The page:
Margaret A. Muir (1867)
Gallery
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The Margaret Muir (right) moored in Oswego, New York.
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A diver taking footage of the wreck to create a photogrammetry model
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The deck of the Margaret A. Muir
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The Margaret A. Muir's Capstan with the Anchor still attached
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Another view of the Margaret Muir's capstan with the anchor still attached
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Another view of the wreck of the Margaret Muir
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Unknown wooden object within the wreckage
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Capstan on the wreck of the Margaret Muir
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Stern of the Margaret Muir
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Ceiling planking of the Margaret Muir
By The Numbers
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Service History

The wooden three masted schooner Margaret A. Muir was built in 1867 at the yard of Jasper Hanson and H.M. Scove shipyard in Manitowoc, Wisconsin. On 19 November 1872 after loading a cargo of wheat in Milwaukee, for Port Colborne, Ontario was found to be leaking. A portion of the cargo was removed and the leak was found to be in one of the ports and was soon repaired. On 4 November 1875 the schooner collided with the schooner Senator Blood on Lake Erie near Point au Pelee. The Muir lost its mizzen-mast and was towed to Toronto by the tug Quayle and the Blood loaded with grain, was towed to Toronto by the tug Torrent with $600 worth of damage and leaking badly. For part of its career, the transported iron ore from Escanaba, Michigan to Sandusky and other port s in Ohio and return with coal from Ohio to Manitowoc or Escanaba. The vessel would also be used in the grain trade during its career, hauling grain from ports like Milwaukee or Chicago to Buffalo.

On 17 October 1876, while sailing through a gale, the Margaret A. Muir ran from Long Point to Four Mile Point on Lake Erie, a distance of forty-five miles in four hours. Later on 28 October the schooner was run into in the vicinity of the the flats and lost its jibboom. Captain David Muir of the Margaret A. Muir proclaimed to all mariners on the Great lakes on 25 April 1878, prophesying that "unless some united action is taken to protect vessel interests, there will not be a boat on the lakes in twenty-five years uncontrolled by the railroad companies excepting some little fishing boat, of which the crew will be captain and the captain crew." On 13 November 1879 the Margaret A. Muir ran aground on the South end of North Harbor Reef. Captain David Muir took to the ships yawl to the mouth of the Detroit River where he found the tug Champion which went to try to pull the ship off of the reef and in the process of doing so broke all of its line. The Champion had to leave the vessel for a new hawser, pump and lighter. Later that day the schooner had a portion of its cargo of grain lightered and was released. The Muir was able to resume its voyage to Buffalo.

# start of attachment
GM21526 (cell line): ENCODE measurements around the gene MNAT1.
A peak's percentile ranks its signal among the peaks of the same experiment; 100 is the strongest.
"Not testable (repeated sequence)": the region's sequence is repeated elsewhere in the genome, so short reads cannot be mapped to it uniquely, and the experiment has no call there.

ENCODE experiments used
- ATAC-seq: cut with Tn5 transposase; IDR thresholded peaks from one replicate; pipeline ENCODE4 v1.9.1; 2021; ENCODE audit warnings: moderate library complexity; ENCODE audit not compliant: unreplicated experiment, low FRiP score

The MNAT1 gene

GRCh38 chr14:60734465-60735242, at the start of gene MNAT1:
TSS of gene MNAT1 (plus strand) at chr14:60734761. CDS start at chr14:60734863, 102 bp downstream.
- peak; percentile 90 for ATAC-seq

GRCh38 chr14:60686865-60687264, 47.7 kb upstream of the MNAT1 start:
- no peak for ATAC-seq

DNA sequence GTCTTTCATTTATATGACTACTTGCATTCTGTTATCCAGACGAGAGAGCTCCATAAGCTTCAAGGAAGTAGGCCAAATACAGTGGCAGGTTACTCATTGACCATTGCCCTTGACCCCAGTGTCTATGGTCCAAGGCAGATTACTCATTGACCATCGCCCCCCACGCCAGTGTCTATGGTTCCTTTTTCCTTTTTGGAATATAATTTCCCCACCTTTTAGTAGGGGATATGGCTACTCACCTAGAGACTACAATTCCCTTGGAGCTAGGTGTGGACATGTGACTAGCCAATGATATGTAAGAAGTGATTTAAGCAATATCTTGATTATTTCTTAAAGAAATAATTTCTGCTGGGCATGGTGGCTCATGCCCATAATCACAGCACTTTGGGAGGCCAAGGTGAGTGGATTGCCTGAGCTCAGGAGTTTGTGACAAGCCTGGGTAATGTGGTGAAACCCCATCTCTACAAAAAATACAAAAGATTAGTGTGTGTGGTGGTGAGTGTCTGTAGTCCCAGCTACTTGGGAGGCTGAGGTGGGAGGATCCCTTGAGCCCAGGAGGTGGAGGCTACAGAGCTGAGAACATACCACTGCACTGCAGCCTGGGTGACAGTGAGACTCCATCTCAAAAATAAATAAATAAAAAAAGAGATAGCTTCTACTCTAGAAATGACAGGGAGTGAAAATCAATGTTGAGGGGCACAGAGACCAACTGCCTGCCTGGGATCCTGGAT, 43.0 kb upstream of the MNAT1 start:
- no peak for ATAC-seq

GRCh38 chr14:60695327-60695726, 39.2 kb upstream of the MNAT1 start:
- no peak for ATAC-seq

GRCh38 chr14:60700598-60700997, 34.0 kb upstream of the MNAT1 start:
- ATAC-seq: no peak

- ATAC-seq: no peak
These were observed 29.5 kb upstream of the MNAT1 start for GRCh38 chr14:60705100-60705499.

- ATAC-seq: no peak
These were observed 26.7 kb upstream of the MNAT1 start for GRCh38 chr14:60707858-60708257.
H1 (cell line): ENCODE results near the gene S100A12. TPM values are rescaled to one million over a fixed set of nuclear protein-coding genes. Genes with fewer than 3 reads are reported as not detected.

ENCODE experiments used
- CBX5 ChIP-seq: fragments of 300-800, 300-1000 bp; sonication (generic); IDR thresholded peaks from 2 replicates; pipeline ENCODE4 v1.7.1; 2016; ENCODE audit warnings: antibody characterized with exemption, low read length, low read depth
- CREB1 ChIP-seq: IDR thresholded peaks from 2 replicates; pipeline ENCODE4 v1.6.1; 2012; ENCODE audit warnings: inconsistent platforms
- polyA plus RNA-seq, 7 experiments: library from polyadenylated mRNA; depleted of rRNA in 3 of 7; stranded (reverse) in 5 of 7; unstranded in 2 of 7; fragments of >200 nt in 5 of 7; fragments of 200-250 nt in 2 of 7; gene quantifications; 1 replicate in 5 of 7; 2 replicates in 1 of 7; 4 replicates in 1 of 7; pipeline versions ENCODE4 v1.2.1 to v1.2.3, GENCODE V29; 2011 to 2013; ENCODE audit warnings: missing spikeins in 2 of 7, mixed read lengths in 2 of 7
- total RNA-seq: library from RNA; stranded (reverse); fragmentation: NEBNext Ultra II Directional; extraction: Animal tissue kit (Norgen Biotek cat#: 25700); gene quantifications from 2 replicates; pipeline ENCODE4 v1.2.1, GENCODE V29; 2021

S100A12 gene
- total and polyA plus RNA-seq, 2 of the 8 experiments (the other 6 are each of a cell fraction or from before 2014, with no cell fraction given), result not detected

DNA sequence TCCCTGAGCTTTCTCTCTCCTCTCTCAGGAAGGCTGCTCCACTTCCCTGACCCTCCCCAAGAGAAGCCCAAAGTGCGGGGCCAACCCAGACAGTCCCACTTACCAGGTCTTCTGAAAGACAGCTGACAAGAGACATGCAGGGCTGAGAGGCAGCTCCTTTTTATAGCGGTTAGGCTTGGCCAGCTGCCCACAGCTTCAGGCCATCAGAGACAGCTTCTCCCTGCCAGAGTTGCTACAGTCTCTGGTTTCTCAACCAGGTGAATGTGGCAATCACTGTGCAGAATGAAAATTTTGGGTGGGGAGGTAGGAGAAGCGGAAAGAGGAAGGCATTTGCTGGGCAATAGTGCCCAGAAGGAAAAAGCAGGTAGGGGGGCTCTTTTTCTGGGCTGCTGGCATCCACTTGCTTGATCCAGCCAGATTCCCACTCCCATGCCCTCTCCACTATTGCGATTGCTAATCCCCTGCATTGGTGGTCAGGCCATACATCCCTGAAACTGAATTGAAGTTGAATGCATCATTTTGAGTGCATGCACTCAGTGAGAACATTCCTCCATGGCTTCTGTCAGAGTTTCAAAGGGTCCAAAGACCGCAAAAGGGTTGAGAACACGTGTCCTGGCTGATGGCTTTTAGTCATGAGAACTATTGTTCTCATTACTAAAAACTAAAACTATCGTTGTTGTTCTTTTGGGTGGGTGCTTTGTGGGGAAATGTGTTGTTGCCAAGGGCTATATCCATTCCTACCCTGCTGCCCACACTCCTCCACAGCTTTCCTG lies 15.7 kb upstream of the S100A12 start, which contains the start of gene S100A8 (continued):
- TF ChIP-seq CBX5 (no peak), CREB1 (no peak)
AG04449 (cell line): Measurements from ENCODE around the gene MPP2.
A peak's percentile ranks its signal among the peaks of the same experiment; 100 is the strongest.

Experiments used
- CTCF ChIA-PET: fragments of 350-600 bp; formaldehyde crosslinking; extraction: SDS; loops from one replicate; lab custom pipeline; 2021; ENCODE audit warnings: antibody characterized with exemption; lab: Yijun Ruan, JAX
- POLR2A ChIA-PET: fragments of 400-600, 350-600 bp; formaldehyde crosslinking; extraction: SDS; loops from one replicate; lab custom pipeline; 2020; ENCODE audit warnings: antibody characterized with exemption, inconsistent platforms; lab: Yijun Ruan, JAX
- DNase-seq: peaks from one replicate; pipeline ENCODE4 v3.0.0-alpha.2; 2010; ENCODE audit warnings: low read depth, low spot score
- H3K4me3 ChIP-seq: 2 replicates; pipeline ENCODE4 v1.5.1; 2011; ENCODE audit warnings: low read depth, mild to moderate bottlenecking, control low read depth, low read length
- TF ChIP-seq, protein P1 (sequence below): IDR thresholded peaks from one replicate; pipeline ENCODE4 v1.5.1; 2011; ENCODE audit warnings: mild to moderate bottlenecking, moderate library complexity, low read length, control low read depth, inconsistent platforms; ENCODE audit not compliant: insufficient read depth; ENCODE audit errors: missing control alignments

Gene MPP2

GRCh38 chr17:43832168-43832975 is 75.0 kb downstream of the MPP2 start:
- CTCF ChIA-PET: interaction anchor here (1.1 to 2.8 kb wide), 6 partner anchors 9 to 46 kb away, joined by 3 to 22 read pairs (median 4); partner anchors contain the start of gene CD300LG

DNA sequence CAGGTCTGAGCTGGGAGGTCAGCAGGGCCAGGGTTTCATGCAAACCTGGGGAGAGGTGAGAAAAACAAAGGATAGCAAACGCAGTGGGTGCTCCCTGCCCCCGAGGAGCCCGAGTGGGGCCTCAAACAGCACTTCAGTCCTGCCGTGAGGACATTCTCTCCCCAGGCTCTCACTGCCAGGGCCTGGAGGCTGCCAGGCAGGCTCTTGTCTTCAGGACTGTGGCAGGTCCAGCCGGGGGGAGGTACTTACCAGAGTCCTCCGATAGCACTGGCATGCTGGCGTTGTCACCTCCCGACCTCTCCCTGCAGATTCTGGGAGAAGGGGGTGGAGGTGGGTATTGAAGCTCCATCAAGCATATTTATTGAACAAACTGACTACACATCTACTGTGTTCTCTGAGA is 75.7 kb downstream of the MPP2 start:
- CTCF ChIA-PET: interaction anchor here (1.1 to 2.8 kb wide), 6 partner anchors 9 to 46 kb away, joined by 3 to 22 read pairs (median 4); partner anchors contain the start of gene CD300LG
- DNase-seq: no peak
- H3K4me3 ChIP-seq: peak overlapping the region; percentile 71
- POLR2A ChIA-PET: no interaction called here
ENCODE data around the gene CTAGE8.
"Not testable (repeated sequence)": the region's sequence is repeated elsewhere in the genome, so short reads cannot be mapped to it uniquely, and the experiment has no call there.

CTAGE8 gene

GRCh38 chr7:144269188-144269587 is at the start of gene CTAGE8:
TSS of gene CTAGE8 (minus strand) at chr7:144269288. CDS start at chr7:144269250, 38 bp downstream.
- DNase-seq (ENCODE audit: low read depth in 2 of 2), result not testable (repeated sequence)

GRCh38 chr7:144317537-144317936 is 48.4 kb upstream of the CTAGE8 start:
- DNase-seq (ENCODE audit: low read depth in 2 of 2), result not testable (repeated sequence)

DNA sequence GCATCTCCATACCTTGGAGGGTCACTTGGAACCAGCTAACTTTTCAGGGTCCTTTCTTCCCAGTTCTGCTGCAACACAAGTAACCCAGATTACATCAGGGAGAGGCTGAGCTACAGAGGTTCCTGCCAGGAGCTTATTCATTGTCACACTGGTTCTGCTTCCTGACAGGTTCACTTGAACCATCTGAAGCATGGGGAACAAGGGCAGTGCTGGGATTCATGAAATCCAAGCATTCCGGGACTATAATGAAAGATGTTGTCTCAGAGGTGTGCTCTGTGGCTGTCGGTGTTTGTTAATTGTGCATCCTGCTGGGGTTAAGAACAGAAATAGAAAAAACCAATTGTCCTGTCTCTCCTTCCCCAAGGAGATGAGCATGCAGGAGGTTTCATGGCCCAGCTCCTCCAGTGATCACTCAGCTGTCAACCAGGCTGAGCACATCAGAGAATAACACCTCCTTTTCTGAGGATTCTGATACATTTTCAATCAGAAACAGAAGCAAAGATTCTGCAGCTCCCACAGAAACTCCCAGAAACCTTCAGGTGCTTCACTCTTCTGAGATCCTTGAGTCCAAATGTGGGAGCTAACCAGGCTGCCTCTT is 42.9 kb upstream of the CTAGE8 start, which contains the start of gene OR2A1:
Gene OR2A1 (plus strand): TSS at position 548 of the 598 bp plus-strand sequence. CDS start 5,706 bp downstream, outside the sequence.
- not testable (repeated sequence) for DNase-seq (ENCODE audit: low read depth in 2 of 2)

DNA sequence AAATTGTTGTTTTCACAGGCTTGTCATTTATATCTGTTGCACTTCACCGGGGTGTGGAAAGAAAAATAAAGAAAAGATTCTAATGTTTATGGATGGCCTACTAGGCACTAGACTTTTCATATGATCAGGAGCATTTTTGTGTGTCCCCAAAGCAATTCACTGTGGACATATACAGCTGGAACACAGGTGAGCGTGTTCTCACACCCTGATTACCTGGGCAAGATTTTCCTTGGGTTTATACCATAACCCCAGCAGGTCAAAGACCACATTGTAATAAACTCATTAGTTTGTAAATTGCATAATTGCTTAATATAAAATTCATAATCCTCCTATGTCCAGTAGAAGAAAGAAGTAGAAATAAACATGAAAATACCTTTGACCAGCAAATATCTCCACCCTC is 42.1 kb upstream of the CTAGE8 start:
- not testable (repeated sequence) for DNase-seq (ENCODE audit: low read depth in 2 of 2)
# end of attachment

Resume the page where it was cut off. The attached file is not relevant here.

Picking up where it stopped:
On 20 April 1880, the Muir had its rigging torn while being towed to the Miller Brothers drydock in Chicago. On 7 May 1880, the Margaret A. Muir was disabled after its foremast broke just under the crosstrees and when it fell drew the mainmast which broke in the same place. The strain on the ship's stays then brought down the mizzen topmast leaving the Muir with only its mizzen sail to maneuver. The vessel was traveling across Northern Lake Michigan through the Straits of Mackinac and was into northern Lake Huron when the damage was done. The stricken disabled vessel was towed by the steambarge R.J. Hackett to Port Huron Michigan. Before the Hackett picked up the Margaret A. Muir a boat was sent back to Escanaba for assistance and a tug was dispatched, but did not arrive in time to pick up the schooner. The Margaret A. Muir was turned over to the tug Champion towed the disabled schooner the rest of the way to Cleveland, Ohio to unload its cargo and for repairs.